Education Fix, Guaranteed to Work


100%. Couldn’t agree more.


I had to take a 3 and a half year break to pay for my education, which is a double bacc, so I’m quite a bit older than the rest of my cohort. I’m conflicted between an Mph/M.D or just sticking with medical anthro/epidemiology. I can do either.
Congrats to your son. I’m a fairly ruthless person and don’t have the temperament to deal with patients, so again I’m at a loss as to which path I should take.


My son’s college is now $73K/yr. it’s gone up $10k since he graduated in 2015.

TBS the avg institutional grant is $45k/yr so for many it’s less expensive than a state Uni. Of course, you have to have great grades and other outstanding qualifications to get accepted.

I volunteer helping low SES student get into the top LAC & universities. Many of my students get full COA FA scholarships from these schools.


It’s all about money, the content is the same whether one takes an AP general Chem or Physics (for example) class in high school or takes that same class in college.


No, it’s not.


Are you talking about money or the content?


The content.


In what way? Are you implying that an Ivy league school teaches a different or “secret” version of say say chemistry than is taught anywhere else?


Yes. More in depth and they cover more material than in an AP class.

That is why students who enter college and enroll in the next sequence in a particular subject for which they took the AP, often have to drop the class or fail the class and have to retake the intro course. A waste of the students time, money and harmful to the students GPA.

Anyone who tells you that an AP class is equivalent to the same course taught in college is lying.


First my perspective here is from personal knowledge being that I have worked in the education profession. About being more in depth and covering more material, that is not necessarily true and would depend upon the teacher. Furthermore, AP teachers are required to follow a specified curriculum for the course they are teaching. And as someone who’s area is Chemistry I know for a fact that the basic content is the same no matter where it is taught. Also as the other gentleman who started this thread pointed out most students are going to forget around 90% of whatever they learned in a short amount of time after they are done with the class.


I can guarantee that Intro classes taught at the top schools (or any course) are not the same as an AP class. Maybe at Podunk State, but at the best colleges and universities they are not.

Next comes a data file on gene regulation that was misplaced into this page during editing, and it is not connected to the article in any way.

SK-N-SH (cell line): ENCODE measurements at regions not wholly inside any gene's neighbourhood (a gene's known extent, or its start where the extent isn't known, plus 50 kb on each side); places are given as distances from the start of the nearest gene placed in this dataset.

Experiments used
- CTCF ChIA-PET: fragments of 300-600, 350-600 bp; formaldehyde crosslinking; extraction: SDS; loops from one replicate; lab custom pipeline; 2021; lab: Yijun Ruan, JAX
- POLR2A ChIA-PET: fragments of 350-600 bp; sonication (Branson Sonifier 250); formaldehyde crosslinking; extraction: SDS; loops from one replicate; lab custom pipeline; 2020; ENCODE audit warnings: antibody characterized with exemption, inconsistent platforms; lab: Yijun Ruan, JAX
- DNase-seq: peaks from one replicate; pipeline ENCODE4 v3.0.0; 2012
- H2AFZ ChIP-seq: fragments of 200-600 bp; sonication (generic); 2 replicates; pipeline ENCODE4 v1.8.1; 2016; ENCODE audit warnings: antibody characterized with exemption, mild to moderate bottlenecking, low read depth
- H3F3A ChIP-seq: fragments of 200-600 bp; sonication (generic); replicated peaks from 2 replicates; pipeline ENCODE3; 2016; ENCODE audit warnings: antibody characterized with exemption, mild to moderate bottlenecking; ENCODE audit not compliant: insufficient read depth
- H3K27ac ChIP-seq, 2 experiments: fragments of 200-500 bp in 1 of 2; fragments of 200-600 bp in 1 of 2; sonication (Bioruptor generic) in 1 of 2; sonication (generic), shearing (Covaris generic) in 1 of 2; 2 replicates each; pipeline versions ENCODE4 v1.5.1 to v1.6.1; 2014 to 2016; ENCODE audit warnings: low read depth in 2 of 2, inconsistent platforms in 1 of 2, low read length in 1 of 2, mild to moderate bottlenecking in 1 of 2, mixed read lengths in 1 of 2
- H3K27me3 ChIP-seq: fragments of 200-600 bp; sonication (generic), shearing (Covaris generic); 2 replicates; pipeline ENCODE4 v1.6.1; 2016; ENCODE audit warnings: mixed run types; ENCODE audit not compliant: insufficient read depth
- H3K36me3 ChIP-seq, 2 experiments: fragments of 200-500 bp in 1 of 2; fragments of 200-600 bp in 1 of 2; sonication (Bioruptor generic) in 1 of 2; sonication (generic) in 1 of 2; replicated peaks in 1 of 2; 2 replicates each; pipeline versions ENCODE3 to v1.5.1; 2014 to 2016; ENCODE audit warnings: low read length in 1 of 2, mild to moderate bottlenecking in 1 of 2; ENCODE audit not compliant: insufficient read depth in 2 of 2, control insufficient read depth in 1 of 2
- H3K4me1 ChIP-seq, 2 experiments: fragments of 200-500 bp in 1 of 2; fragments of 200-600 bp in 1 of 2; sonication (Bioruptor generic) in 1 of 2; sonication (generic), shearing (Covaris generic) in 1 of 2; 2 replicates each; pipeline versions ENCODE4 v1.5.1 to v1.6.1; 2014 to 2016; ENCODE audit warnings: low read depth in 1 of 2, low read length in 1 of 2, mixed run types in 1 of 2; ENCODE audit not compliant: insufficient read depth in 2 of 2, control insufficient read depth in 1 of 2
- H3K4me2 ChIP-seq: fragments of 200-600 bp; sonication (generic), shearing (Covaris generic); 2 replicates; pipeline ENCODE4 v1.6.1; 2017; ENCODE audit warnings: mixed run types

AP teachers teach to the test. College Professors do not.

And students at those schools do not forget what they learned over the summer.


That seems like an opinion with no basis in fact.


From another spource:

“How much do people forget? Research on the forgetting curve (Figure 1) shows that within one hour , people will have forgotten an average of 50 percent of the information you presented. Within 24 hours, they have forgotten an average of 70 percent of new information, and within a week, forgetting claims an average of 90 percent of it. Some people remember more or less, but in general, the situation is appalling”

As someone who worked in education for 20 years I would absolutely agree with this.


The core content of all intro science classes is based upon 30-50 (or even more old) knowledge, and is basically the same no matter what textbook one has. Could you please specify what exactly is the difference in the core content of these intro science classes at Ivy League schools?


There is this thing…it’s called studying. Student who want to remember subject matter use that as one tool to aid in internalizing subject matter. Reviewing material is another method good students will use, to recall all the subject matter presented during a course of study. Some material requires memorization and good students know the importance of that, also.


Here I would tend to agree, but maybe for different reasons. If you are implying that students at the top universities remember more or for longer periods based upon how they are taught I would disagree. The top universities have higher quality students who on average are more capable and motivated academically, hence it would logically follow that they remember more than the average student.


Go to Waterloo U and check out their Curve of Forgetting.


Curve of Forgetting



Here. I just pulled up the first ones when I googled. Chem 101 at a Community College and Chem at Yale.